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The Basketball Court Lesson

Teachings of a Child

by Hal Evan Caplan
November 16, 2013

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The Basketball Court Lesson

My son has been my teacher for many years now. The interesting thing to point out is that he still teaches me lessons on a regular basis. Sometimes I'm at the center of the lesson while other times I walk smack dab into the middle of the lesson in the making. Needless to say the lessons that I learn from him happen at random times, places and scenarios.

My teacher is very much into sports from both a participating and watching perspective. Apparently, he caught the basketball bug. It's like he is obsessed with it. He does not play on a school or city league but he and his neighborhood friends spend hours at a time playing the sport. I don't just mean here or there. No, I mean like almost every day after school and weekends.

For a very long time the neighborhood kids played at the vacant house in our neighborhood because that house had a basketball hoop and a large driveway. Actually, the driveway of the vacant house was at the end of the alley way, so it was a much larger basketball court compared to the other houses in the area. And since we don't own a basketball hoop and nor did his friends, that seemed to be the next logical step for where they could play. Not to mention the convenience factor with it being just a few houses away.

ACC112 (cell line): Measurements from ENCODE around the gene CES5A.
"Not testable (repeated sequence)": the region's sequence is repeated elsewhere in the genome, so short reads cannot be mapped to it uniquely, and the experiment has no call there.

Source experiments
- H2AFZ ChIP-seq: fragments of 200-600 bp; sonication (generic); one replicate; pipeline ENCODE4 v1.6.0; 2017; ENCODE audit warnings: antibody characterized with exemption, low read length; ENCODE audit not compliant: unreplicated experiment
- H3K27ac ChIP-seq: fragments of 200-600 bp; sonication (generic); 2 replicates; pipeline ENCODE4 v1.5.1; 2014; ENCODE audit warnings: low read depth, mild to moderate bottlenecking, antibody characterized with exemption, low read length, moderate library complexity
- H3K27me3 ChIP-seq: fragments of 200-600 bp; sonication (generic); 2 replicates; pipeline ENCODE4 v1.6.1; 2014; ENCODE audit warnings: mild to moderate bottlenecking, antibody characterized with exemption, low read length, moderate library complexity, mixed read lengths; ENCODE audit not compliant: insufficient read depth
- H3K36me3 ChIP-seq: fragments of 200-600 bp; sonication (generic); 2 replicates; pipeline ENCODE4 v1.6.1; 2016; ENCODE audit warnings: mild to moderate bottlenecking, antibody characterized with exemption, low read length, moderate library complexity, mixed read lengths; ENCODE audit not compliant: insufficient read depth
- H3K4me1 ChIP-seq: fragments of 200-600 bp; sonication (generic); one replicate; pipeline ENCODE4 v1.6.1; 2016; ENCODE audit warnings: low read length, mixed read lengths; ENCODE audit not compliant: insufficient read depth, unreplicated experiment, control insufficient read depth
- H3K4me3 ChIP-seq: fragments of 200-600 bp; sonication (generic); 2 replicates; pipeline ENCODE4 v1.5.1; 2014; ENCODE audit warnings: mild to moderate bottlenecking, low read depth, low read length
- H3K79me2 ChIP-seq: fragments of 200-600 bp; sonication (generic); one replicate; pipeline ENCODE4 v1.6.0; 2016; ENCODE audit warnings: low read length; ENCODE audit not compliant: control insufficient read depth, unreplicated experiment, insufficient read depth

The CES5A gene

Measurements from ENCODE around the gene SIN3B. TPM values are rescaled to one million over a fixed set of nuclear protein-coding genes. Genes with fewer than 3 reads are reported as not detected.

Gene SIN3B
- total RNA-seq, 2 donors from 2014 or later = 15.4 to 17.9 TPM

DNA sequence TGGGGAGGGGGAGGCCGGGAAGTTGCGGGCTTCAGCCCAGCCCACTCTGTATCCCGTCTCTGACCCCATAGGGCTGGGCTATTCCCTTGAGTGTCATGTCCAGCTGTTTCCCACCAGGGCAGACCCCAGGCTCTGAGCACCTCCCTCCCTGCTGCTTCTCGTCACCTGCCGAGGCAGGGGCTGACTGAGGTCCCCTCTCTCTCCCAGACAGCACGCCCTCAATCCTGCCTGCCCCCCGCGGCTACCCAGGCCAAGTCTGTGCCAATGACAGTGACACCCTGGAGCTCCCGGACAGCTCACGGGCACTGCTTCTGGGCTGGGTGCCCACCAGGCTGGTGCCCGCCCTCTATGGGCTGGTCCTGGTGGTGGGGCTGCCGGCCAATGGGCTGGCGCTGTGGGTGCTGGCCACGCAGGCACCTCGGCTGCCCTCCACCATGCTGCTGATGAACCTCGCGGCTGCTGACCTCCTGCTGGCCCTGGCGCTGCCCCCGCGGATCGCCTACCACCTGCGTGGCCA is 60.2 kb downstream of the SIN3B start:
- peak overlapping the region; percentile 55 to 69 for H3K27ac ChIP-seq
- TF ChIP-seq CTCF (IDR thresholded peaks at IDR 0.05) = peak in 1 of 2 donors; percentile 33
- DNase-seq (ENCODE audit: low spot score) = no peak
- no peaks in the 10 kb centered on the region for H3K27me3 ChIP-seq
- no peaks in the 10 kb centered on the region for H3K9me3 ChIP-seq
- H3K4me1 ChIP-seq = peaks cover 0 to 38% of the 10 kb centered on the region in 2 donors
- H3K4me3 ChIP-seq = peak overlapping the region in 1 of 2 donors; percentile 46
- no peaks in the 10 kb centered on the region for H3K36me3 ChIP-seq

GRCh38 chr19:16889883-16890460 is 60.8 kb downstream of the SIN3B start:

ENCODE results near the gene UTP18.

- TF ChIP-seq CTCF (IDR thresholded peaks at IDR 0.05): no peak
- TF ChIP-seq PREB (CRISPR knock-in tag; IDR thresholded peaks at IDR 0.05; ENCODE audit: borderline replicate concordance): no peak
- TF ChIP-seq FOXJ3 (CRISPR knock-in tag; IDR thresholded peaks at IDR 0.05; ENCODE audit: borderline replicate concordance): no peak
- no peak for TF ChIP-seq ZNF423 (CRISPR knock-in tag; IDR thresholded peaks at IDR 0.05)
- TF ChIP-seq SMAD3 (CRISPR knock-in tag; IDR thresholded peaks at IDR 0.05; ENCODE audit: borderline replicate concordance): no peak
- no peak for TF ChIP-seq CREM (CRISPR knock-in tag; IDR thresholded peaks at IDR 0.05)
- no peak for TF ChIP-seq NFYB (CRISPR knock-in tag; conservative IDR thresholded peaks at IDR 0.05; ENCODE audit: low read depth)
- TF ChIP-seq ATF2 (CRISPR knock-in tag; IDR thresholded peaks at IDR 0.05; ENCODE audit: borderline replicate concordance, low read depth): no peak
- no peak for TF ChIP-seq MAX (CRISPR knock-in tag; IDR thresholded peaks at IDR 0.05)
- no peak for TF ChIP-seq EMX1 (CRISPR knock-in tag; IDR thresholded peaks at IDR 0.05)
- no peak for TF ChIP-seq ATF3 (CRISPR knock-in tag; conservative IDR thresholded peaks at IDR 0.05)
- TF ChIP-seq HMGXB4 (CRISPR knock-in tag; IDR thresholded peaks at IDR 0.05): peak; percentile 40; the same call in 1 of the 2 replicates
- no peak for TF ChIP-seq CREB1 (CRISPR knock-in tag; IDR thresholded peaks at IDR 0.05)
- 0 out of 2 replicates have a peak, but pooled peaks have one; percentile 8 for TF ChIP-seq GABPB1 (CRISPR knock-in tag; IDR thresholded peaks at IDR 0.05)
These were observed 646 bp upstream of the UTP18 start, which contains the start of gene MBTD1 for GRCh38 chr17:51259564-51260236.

Over time and years of weather as well as the number of games the neighborhood kids continuously spent playing basketball at the "Neighborhood Basketball Court", as they called it; the hard plastic backboard eventually broke. One half of the backboard had cracked, and then a large piece fell out. A few days later the same thing happened to the other side of the backboard. Basically, the rim and the very weathered net remained at the bottom portion of the frame where the backboard once resided. Playing basketball is not fun without the backboard and soon the neighborhood kids were without a place to play. My teacher told me that it was not worth playing when they had no backboard to bank the ball into the net.

Other houses in the neighborhood had permanent basketball goals; however, the residents who currently owned the houses did not have kids. Those basketball goals were reminiscent of previous home owners where kids once lived. Looking around our area of the neighborhood, there were a handful of permanent basketball goals, too.